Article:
There were many centres and schools of medicine at that time.
These were located throughout the Mediterranean, from Trikkis
in Thessaly, to the island of Cos.
In his biography Hippocrates, (recognised by many as "the
father of modern medicine") traced his family lineage to
this same Asclepius.
Medical Symbolism and the Statue of Asclepius
One of the most interesting insights to be gained
from exploration of the ruins of Empuries is the symbolism that
has remained in constant use and similar meaning throughout the
centuries. Today we seldom consider the origin and meaning of
some of the best-known symbols of medicine, such as the serpents
twisting around a staff. Perhaps that is our loss.
The damaged statue of Asclepius (illustrated),
was discovered in 1909 inside one of the compartments of the
large cistern located in front of the temple to Asclepius. The
statue on the site at Empuries today is a copy of the original – which
is displayed in the Museu d'Arqueologia de Catalunya in
Barcelona. The original statue is made of two different Marbles,
one from the island of Paros and the other from Attican Pentelic
quarries. The statue is of Asclepius wearing sandals and a robe
which is draped across his body leaving his chest mainly uncoverd
In his left hand rests on a simple staff which consists of a
roughly-hewn branch of a tree around which is entwined a single,
sacred snake. (The serpant is said to symbolize the renewal of
youth as it casts off its skin.)
The Staff of Asclepius
The staff represented in this statue has been used as a symbol
of medicine from the early 16th century onwards, and is still
used by professional and patient centred organisations around
the world (such as the World
Health Organisation, http://www.who.int). It is also incorporated in the coat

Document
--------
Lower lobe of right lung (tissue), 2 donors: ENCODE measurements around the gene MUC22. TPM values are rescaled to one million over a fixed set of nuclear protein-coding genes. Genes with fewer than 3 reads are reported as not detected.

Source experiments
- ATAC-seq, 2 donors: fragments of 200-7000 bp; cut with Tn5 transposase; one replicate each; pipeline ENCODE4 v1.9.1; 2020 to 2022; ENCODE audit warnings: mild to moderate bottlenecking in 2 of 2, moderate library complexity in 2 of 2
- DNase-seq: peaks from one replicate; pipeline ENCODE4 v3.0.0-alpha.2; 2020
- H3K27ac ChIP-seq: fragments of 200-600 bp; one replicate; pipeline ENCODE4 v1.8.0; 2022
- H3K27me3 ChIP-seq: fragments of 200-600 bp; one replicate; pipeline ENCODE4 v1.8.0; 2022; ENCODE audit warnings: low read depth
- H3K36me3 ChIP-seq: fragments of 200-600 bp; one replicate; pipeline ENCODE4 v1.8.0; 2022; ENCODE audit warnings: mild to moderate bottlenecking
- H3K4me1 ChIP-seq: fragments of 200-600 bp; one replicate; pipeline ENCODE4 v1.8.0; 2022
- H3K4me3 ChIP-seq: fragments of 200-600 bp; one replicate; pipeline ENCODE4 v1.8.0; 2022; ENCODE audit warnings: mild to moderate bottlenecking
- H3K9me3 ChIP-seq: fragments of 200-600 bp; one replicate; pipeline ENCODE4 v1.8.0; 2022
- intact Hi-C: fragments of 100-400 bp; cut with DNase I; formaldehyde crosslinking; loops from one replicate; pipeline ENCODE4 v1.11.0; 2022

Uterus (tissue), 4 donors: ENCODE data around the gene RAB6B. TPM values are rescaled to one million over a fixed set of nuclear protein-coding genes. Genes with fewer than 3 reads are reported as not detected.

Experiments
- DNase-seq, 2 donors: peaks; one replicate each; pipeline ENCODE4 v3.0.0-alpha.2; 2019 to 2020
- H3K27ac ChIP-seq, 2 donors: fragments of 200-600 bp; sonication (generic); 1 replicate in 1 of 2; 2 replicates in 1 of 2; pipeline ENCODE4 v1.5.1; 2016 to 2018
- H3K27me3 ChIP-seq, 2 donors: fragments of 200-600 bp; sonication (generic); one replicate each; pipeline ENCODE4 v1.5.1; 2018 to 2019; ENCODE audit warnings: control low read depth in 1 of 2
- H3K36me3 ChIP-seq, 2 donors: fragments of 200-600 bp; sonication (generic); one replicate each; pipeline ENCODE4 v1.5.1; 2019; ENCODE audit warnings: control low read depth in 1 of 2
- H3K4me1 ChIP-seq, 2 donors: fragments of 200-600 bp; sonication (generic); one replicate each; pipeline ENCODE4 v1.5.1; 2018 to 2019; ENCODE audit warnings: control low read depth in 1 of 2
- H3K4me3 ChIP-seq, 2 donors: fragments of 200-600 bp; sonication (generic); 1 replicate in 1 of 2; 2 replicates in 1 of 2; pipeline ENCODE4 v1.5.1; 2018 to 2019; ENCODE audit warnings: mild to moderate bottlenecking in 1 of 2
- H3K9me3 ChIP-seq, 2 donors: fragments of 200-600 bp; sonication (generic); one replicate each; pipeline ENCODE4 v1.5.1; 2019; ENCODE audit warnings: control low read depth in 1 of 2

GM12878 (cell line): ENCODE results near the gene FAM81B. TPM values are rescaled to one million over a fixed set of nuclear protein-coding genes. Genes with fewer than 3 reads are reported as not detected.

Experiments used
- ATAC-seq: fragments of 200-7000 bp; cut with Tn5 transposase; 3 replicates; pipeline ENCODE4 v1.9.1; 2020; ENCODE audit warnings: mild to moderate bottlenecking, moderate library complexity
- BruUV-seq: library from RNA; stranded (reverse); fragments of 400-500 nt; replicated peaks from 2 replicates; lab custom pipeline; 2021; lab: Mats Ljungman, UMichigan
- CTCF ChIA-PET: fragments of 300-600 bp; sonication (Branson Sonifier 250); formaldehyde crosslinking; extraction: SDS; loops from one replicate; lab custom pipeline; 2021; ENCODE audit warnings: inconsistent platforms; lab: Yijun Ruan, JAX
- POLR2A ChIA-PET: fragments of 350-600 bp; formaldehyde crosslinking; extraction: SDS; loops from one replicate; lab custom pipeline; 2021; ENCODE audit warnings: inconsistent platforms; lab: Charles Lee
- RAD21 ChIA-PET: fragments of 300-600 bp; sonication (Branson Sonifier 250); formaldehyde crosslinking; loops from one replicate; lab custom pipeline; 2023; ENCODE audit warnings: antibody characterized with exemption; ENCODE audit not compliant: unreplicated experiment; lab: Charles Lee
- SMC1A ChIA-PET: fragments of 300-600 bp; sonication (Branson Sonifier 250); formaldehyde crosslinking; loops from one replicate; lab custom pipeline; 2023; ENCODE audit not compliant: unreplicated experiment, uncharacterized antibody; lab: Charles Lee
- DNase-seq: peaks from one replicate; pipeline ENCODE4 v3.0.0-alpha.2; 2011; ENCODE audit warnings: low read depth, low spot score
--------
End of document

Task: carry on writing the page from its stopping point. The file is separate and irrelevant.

A Sumerian vase, dated around 2000 B.C. depicts
Ningishita with such a staff. The staff of Hermes has two snakes entwined around a staff and is mainly
used by Commercial medical or pharmaceutical organisations.
More about the snakes …
Infection by parasitic worms was a common affliction in ancient
times. Such filial worms (Dracunculus medinensis aka "the
firey serpent," aka "the dragon of Medina" aka "the
guinea worm") crawled under the skin and around the body
of the patient. The Asclepian staff might be associated with those
used by physicians of that age who would locate the worm, slit
the skin in front of the worm's path and twine it round a
stick as it comes out from underneath the patient's skin.
It is believed that physicians carried such a staff to advertise
'Asclepian snakes', as used in the temples, are described
as smooth, glossy and slender and have a brown back with a streak
of darker brown behind the eyes, and belongs to the family of snakes
called 'Colubridae'(classed as 'Elaphe longissima).
The Romans (later defended the Greeks at Empuries) accepted and continued
to use the Asclepian healing methods and took snakes with them as they
colonised Austria and Germany. Snakes which escaped continue survive and
flourish in these
Source: IvyRose History of Medicine Article, 25 Sept 2005.